The ground sensor is pretty simple compared to the anemometer. We can take measurements at will, and Adafruit's libraries make this trivial.

import board
from adafruit_ds18x20 import DS18X20
from adafruit_onewire.bus import OneWireBus

class GroundSensor():
    def __init__(self):
        self.ow_bus = OneWireBus(board.GP2)
        self.ds18 = DS18X20(self.ow_bus, self.ow_bus.scan()[0])
        print("Hello Ground Sensor!", self.get_temperature_f())

    def get_temperature_f(self):
        return self.ds18.temperature * 1.8 + 32
    def get_temperature_c(self):
        return self.ds18.temperature


Rain Gauge

For the rain gauge, there's a tilting device that tips once enough water has been collected, so all we have to do is count the number of tips to calculate the quantity of rainfall. Here, we're utilizing the same technique as in anemommeter.py, where we setup an event handler to count the number of tips.

import asyncio
import board
import keypad

RAIN_MM_PER_TIP = 0.2794

class RainGuage():
    def __init__(self):
        self.tips = 0
        print("Hello Rain Guage!")
    async def tip_handler(self):
        with keypad.Keys((board.GP4,), value_when_pressed=False) as keys:
            while True:
                event = keys.events.get()
                if event:
                    if event.pressed:
                        self.tips = self.tips + 1
                        #print("pin went low")
                    #elif event.released:
                        #print("pin went high")
                await asyncio.sleep(0)
    def measure_rainfall(self):
        total_mm = self.tips * RAIN_MM_PER_TIP
        self.tips = 0
        return total_mm


THP Sensor

Just like the onewire / ground temperature sensor, the THP sensor is fairly trivial thanks to Adafruit's libraries. We can calculate the temperature, pressure, humidity, and altitude any time we want.

import board
import busio

from adafruit_bme280 import basic as adafruit_bme280

class ThpSensor():
    def __init__(self):
        # Create a sensor object using the board's default I2C bus
        self.i2c = busio.I2C(board.GP1, board.GP0)
        self.bme280 = adafruit_bme280.Adafruit_BME280_I2C(self.i2c)
        # Set the location's pressure (hPa) at sea level
        self.bme280.sea_level_pressure = 1013.25
        print("Hello ThpSensor!", self.get_temperature_f())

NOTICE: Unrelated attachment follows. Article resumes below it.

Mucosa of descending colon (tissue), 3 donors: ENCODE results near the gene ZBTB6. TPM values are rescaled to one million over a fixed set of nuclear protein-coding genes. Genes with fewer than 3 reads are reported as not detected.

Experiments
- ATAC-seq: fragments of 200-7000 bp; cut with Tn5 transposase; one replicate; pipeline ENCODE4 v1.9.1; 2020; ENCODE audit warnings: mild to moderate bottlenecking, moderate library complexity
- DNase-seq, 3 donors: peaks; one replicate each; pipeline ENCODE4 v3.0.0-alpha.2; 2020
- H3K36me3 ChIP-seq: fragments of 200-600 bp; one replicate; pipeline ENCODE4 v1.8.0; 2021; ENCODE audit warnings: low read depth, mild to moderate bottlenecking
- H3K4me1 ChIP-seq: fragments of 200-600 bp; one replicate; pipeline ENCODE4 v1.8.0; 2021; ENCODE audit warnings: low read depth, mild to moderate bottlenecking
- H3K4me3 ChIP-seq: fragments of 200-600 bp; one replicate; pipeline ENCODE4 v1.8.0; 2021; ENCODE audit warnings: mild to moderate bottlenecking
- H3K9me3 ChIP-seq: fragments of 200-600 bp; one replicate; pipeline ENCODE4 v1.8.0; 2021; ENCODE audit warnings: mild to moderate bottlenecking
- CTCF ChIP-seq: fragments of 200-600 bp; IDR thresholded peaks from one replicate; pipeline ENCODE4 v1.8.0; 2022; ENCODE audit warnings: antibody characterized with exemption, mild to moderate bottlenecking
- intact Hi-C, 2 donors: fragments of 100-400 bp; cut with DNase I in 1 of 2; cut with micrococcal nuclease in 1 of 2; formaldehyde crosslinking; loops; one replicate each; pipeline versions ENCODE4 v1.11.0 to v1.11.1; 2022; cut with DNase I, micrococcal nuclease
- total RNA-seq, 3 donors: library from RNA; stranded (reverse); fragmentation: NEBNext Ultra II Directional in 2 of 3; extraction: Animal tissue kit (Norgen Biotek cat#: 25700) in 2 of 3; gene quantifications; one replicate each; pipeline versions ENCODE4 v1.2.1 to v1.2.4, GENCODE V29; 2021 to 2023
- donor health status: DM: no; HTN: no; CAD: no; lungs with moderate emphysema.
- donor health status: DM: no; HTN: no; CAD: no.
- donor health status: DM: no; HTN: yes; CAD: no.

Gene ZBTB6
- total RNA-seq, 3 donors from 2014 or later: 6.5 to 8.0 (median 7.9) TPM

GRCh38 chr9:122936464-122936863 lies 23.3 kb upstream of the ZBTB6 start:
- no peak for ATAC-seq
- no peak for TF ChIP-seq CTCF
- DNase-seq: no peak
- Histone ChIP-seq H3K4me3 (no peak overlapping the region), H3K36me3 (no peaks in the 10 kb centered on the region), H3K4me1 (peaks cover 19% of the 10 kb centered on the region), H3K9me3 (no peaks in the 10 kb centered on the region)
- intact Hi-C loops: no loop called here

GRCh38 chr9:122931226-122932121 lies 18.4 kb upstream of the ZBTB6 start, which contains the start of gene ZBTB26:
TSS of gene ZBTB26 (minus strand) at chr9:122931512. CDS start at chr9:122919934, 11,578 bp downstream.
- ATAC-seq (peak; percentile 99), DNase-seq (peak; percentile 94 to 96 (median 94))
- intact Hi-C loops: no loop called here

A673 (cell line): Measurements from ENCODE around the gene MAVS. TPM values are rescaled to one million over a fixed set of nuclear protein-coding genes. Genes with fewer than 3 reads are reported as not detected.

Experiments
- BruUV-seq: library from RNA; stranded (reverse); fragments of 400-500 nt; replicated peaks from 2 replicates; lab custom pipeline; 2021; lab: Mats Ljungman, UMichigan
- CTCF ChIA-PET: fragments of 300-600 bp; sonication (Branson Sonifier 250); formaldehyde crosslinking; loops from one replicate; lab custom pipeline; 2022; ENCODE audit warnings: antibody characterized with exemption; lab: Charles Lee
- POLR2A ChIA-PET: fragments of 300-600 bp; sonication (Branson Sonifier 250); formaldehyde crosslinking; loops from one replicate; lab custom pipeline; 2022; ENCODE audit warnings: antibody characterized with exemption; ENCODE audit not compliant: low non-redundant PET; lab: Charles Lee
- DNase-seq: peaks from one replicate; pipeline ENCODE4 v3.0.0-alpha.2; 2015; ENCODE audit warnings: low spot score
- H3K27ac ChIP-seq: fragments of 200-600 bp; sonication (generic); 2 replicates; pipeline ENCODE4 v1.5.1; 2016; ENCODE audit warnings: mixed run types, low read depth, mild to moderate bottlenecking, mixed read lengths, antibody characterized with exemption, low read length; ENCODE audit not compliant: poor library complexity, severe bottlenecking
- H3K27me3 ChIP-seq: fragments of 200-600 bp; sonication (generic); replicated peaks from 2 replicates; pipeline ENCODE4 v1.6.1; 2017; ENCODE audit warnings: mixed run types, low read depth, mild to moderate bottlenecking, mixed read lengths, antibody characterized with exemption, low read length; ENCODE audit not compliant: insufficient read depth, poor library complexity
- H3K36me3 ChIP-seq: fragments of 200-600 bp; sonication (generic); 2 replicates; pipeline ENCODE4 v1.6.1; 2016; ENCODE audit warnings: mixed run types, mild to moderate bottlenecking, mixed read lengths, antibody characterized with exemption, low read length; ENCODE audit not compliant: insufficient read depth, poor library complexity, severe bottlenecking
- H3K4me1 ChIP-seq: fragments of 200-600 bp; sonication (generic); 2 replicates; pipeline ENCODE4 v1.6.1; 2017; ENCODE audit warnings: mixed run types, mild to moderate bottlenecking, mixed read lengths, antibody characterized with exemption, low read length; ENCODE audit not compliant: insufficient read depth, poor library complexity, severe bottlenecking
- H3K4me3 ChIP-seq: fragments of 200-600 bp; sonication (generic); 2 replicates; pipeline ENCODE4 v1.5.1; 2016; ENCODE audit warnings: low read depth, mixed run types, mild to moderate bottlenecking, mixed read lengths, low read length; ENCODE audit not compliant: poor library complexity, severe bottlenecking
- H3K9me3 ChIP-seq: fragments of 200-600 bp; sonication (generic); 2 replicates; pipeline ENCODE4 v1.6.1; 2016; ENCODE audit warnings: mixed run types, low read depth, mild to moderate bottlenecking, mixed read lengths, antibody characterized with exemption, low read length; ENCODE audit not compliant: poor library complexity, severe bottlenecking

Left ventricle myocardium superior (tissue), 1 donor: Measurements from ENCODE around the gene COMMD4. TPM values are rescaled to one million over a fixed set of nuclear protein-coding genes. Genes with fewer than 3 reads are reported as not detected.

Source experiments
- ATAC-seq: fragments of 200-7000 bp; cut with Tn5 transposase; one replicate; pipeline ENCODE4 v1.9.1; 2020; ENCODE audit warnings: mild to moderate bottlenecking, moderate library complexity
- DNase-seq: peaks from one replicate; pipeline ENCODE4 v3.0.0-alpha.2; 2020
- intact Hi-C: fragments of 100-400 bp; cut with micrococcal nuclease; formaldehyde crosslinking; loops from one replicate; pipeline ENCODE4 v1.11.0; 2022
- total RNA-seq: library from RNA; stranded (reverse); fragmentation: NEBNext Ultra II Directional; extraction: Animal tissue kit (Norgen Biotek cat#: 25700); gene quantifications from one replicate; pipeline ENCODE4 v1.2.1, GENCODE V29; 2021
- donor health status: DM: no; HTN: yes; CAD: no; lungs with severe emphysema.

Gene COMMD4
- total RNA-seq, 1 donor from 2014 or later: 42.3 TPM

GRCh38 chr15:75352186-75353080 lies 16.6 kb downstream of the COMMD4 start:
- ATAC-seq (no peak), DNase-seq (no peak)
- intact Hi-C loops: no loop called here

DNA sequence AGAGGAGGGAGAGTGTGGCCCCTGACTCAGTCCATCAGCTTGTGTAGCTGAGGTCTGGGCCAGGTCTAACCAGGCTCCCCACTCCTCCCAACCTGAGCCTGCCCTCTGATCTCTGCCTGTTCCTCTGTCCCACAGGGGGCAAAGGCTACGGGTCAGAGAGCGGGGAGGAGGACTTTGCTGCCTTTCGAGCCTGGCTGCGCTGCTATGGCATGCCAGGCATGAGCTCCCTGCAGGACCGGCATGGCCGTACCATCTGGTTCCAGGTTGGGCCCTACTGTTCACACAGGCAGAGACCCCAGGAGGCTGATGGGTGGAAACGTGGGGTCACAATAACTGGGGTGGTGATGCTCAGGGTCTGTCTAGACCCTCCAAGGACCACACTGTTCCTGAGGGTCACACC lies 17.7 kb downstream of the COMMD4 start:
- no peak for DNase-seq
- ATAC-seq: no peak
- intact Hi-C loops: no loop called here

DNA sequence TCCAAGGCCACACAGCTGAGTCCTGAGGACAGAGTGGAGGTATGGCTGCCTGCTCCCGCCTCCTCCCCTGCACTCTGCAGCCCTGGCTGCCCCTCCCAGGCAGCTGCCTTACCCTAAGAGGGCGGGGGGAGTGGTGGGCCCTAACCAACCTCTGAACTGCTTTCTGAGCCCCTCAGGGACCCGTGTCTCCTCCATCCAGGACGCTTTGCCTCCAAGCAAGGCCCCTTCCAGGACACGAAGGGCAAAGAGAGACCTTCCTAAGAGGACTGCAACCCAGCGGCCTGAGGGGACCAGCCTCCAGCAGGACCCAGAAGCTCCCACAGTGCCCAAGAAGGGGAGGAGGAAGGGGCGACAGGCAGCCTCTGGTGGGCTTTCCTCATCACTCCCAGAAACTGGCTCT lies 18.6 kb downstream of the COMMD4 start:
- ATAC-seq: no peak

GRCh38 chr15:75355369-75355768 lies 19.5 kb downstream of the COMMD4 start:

def get_temperature_f(self):
        return self.bme280.temperature * 1.8 + 32
    def get_temperature_c(self):
        return self.bme280.temperature
    def get_humidity(self):
        return self.bme280.relative_humidity
    def get_pressure(self):
        return self.bme280.pressure
    def get_altitude(self):
        return self.bme280.altitude


Wind Vane

The wind vane was the most challenging part in my opinion. There's an explanation of how it works in the raspberry pi article, but essentially, you have to connect a resistor to the circuit to measure voltages, and then associate each voltage to an angle to get the direction from which the wind is coming.

If you want to know the actual cardinal direction, you then have to assign each numerical angle to the correct cardinal direction, but this could change based on the rotation of the wind vane itself.

import analogio
import asyncio
import board
import math

CONVERSION_FACTOR = 3.3 / 65535 # 5v / highest reading
    0.6 : 0,
    1.1 : 45,
    1.5 : 90,
    2.6 : 135,
    3.2 : 180,
    3.1 : 225,
    2.9 : 270,
    2.1 : 315,

class WindVane():
    def __init__(self):
        self.wind_vane = analogio.AnalogIn(board.GP26)
        self.wind_readings = []
        print("Hello Wind Vane!")
    async def measure_wind_direction(self):
        while True:
            await asyncio.sleep(MEASURE_TIME_S)
            voltage = round(self.wind_vane.value * CONVERSION_FACTOR, 1)
            if voltage in VOLT_ANGLES:
    def calculate_average_wind_direction(self):
        reading_count = len(self.wind_readings)
        if reading_count == 0:
            return 0.0
        sin_sum = 0.0
        cos_sum = 0.0
        for angle in self.wind_readings:
            radians = math.radians(angle)
            sin_sum += math.sin(radians)
            cos_sum += math.cos(radians)
        floatLen = float(reading_count)
        sin = sin_sum / floatLen
        cos = cos_sum / floatLen
        arc = math.degrees(math.atan(sin / cos))
        average = 0.0
        if sin > 0 and cos > 0:
            average = arc
        elif cos < 0:
            average = arc + 180
        elif sin < 0 and cos > 0:
            average = arc + 360
        self.wind_readings = []
        return 0.0 if average == 360 else average


For the conversion factor, I'm utilizing 3.3 instead of 5 because the pico's output is only 3.3 volts instead of the raspberry pi's 5 volts.

Seeing it in action

With the circuit built and everything coded, what does it look like in reality? Let's startup Thonny and take a look.

Printing out the results, we can see both the API response, as well as the data that was sent with each request. We can also see the results looking at the database itself.

Next Steps

I'm excited that the weather station is working, but it currently resides on a breadboard and isn't in production. The next steps will be:

  1. Creating a PCB design to solder the components
  2. Use a CNC machine to cut out / create the PCB
  3. Design an enclosure to fit all of the pieces
  4. 3D print the enclosure
  5. Mount the weather station outside for production use

I'm looking forward to posting about those results in a future article 😄

Kevin Williams

Springfield, Missouri
A full stack software engineer since 2018, specializing in Azure and .Net.